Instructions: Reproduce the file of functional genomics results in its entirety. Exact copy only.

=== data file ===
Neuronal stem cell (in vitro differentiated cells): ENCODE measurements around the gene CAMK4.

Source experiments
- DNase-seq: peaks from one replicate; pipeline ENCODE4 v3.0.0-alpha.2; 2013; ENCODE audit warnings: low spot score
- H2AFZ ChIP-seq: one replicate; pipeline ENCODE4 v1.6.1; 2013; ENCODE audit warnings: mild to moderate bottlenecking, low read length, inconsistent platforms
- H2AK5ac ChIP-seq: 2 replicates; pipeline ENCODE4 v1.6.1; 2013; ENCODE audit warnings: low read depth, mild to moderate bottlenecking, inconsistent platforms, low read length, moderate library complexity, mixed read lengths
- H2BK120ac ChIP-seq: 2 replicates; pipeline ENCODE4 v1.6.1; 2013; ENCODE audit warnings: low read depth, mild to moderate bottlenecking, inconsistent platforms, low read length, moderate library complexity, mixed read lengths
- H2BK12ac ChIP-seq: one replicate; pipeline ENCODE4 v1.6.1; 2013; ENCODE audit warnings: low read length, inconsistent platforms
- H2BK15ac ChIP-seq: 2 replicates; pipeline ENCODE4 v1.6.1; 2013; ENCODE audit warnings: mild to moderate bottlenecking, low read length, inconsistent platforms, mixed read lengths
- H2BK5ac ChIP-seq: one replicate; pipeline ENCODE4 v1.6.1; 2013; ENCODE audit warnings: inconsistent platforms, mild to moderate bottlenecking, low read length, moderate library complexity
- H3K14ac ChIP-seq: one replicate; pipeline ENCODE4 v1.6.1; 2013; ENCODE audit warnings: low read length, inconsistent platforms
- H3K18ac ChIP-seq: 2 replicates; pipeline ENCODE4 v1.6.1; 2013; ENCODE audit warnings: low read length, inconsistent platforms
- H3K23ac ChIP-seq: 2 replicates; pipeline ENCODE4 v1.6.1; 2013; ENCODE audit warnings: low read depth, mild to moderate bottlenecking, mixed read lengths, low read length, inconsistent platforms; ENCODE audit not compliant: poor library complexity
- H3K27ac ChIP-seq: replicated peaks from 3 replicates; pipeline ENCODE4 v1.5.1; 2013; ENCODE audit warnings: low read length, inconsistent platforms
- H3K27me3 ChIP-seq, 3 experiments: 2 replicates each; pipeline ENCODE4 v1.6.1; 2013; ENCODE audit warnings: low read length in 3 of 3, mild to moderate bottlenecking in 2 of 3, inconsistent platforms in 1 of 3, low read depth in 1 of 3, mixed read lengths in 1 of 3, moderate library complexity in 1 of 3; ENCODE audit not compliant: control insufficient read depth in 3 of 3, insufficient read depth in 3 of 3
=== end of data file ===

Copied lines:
Neuronal stem cell (in vitro differentiated cells): ENCODE measurements around the gene CAMK4.

Source experiments
- DNase-seq: peaks from one replicate; pipeline ENCODE4 v3.0.0-alpha.2; 2013; ENCODE audit warnings: low spot score
- H2AFZ ChIP-seq: one replicate; pipeline ENCODE4 v1.6.1; 2013; ENCODE audit warnings: mild to moderate bottlenecking, low read length, inconsistent platforms
- H2AK5ac ChIP-seq: 2 replicates; pipeline ENCODE4 v1.6.1; 2013; ENCODE audit warnings: low read depth, mild to moderate bottlenecking, inconsistent platforms, low read length, moderate library complexity, mixed read lengths
- H2BK120ac ChIP-seq: 2 replicates; pipeline ENCODE4 v1.6.1; 2013; ENCODE audit warnings: low read depth, mild to moderate bottlenecking, inconsistent platforms, low read length, moderate library complexity, mixed read lengths
- H2BK12ac ChIP-seq: one replicate; pipeline ENCODE4 v1.6.1; 2013; ENCODE audit warnings: low read length, inconsistent platforms
- H2BK15ac ChIP-seq: 2 replicates; pipeline ENCODE4 v1.6.1; 2013; ENCODE audit warnings: mild to moderate bottlenecking, low read length, inconsistent platforms, mixed read lengths
- H2BK5ac ChIP-seq: one replicate; pipeline ENCODE4 v1.6.1; 2013; ENCODE audit warnings: inconsistent platforms, mild to moderate bottlenecking, low read length, moderate library complexity
- H3K14ac ChIP-seq: one replicate; pipeline ENCODE4 v1.6.1; 2013; ENCODE audit warnings: low read length, inconsistent platforms
- H3K18ac ChIP-seq: 2 replicates; pipeline ENCODE4 v1.6.1; 2013; ENCODE audit warnings: low read length, inconsistent platforms
- H3K23ac ChIP-seq: 2 replicates; pipeline ENCODE4 v1.6.1; 2013; ENCODE audit warnings: low read depth, mild to moderate bottlenecking, mixed read lengths, low read length, inconsistent platforms; ENCODE audit not compliant: poor library complexity
- H3K27ac ChIP-seq: replicated peaks from 3 replicates; pipeline ENCODE4 v1.5.1; 2013; ENCODE audit warnings: low read length, inconsistent platforms
- H3K27me3 ChIP-seq, 3 experiments: 2 replicates each; pipeline ENCODE4 v1.6.1; 2013; ENCODE audit warnings: low read length in 3 of 3, mild to moderate bottlenecking in 2 of 3, inconsistent platforms in 1 of 3, low read depth in 1 of 3, mixed read lengths in 1 of 3, moderate library complexity in 1 of 3; ENCODE audit not compliant: control insufficient read depth in 3 of 3, insufficient read depth in 3 of 3